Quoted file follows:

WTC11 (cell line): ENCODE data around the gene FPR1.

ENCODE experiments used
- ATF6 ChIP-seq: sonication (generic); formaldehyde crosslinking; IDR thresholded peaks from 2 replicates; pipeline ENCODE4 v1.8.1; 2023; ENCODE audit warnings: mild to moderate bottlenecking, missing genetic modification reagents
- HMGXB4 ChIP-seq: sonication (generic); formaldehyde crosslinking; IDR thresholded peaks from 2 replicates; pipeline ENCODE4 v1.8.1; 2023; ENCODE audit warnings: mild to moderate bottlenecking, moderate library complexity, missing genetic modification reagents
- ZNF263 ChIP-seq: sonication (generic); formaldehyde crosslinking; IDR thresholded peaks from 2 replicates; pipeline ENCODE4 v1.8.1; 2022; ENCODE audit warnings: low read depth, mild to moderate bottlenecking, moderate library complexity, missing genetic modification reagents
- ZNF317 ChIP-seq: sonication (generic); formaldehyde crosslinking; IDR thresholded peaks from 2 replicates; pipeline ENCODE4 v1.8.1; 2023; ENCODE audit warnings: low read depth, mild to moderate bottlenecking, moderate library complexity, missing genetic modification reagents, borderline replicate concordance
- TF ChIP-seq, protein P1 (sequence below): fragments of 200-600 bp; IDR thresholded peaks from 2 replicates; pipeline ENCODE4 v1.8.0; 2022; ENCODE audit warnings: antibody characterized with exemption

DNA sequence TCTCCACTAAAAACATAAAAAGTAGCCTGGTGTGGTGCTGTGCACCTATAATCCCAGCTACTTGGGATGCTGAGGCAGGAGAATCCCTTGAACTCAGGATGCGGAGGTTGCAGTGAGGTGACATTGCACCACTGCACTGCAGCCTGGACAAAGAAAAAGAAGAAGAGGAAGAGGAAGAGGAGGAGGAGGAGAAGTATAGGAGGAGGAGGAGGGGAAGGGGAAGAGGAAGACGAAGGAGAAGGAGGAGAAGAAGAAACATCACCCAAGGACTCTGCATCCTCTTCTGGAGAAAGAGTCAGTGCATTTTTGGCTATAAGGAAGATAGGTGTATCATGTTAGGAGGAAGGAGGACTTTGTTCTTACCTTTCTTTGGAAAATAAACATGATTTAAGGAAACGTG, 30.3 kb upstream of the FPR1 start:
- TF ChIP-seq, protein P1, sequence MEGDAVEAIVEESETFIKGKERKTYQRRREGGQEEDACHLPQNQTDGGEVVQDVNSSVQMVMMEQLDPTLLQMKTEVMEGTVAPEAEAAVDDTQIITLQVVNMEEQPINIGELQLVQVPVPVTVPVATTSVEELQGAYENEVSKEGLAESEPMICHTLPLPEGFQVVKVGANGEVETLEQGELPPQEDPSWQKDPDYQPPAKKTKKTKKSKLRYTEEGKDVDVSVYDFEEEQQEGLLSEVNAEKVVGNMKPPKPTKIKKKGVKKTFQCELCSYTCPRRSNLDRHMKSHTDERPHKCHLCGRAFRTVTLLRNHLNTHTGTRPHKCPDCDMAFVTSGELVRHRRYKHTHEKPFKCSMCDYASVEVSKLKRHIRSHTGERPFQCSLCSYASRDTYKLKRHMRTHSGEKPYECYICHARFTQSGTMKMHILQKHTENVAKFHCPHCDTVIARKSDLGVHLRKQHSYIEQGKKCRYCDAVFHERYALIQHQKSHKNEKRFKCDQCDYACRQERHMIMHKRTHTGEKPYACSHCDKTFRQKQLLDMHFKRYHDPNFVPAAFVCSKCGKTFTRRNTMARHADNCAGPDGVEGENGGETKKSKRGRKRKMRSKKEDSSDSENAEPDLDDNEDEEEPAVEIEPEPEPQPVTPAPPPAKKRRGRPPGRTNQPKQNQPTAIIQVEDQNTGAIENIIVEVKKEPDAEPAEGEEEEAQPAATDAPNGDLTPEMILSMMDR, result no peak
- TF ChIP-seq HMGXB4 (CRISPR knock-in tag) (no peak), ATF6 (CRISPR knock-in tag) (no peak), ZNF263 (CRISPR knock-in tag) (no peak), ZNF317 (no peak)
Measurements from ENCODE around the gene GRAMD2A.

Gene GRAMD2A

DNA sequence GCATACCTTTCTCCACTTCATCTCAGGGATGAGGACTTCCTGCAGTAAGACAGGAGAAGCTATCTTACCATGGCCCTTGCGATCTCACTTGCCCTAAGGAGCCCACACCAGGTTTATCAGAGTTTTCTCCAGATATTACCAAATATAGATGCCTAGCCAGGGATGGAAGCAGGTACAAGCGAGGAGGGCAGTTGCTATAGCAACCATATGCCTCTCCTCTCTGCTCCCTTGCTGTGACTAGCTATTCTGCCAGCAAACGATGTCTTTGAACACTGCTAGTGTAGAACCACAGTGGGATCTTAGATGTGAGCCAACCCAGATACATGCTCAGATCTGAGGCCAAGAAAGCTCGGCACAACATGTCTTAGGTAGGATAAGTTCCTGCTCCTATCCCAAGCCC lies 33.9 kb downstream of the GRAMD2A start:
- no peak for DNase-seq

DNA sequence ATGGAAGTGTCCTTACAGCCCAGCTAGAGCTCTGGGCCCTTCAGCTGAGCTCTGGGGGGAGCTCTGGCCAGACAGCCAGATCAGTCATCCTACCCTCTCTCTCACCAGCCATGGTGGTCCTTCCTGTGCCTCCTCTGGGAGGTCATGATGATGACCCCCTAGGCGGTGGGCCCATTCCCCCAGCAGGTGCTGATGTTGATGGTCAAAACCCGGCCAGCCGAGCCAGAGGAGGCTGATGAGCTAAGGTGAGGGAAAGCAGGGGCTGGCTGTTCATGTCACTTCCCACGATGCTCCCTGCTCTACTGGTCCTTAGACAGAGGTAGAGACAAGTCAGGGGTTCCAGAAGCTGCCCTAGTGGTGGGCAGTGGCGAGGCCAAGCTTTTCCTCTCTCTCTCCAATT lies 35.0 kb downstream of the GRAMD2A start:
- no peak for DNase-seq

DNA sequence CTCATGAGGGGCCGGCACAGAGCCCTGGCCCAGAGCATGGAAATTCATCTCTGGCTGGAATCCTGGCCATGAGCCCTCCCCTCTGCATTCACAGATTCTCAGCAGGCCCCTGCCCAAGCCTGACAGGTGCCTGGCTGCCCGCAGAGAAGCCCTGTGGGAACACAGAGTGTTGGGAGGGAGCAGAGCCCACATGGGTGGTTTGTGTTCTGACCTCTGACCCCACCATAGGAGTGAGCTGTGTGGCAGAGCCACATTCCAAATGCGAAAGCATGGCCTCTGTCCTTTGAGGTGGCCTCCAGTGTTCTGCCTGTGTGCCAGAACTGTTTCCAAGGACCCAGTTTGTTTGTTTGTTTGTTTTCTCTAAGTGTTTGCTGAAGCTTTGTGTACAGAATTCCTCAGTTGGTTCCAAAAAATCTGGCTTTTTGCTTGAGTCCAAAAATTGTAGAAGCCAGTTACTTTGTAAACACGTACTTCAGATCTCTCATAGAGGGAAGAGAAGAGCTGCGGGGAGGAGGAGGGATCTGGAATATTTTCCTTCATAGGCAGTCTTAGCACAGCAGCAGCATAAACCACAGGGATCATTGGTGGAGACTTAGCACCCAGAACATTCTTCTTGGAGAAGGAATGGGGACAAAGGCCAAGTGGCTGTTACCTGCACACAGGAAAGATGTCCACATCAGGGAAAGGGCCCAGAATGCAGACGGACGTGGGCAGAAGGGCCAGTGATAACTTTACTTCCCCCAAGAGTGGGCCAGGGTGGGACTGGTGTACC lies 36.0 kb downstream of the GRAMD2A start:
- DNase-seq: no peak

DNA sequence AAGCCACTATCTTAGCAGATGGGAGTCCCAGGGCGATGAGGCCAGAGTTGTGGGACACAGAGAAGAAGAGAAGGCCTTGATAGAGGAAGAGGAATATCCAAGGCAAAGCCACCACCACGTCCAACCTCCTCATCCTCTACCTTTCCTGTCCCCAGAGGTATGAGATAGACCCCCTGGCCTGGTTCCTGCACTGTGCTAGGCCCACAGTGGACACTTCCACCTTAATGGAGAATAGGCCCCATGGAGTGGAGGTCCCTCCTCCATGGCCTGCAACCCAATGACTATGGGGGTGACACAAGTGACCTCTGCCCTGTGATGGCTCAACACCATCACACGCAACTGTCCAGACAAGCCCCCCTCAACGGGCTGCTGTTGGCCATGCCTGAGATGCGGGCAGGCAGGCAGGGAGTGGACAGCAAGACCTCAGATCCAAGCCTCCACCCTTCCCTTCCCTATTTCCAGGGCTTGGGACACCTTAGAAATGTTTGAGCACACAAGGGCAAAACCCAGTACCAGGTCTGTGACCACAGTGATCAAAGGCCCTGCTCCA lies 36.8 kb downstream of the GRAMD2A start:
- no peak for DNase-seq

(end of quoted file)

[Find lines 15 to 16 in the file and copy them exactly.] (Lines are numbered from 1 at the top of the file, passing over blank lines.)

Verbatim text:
DNA sequence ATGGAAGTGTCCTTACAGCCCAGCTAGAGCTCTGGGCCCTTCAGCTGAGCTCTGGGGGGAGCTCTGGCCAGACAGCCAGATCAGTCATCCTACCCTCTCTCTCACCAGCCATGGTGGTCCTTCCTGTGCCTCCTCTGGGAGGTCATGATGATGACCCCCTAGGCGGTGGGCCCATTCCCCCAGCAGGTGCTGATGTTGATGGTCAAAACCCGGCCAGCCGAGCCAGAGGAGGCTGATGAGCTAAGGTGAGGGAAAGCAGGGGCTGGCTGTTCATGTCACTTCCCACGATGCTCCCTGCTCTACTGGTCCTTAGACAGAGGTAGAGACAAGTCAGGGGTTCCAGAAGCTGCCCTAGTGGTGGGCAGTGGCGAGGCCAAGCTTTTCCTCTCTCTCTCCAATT lies 35.0 kb downstream of the GRAMD2A start:
- no peak for DNase-seq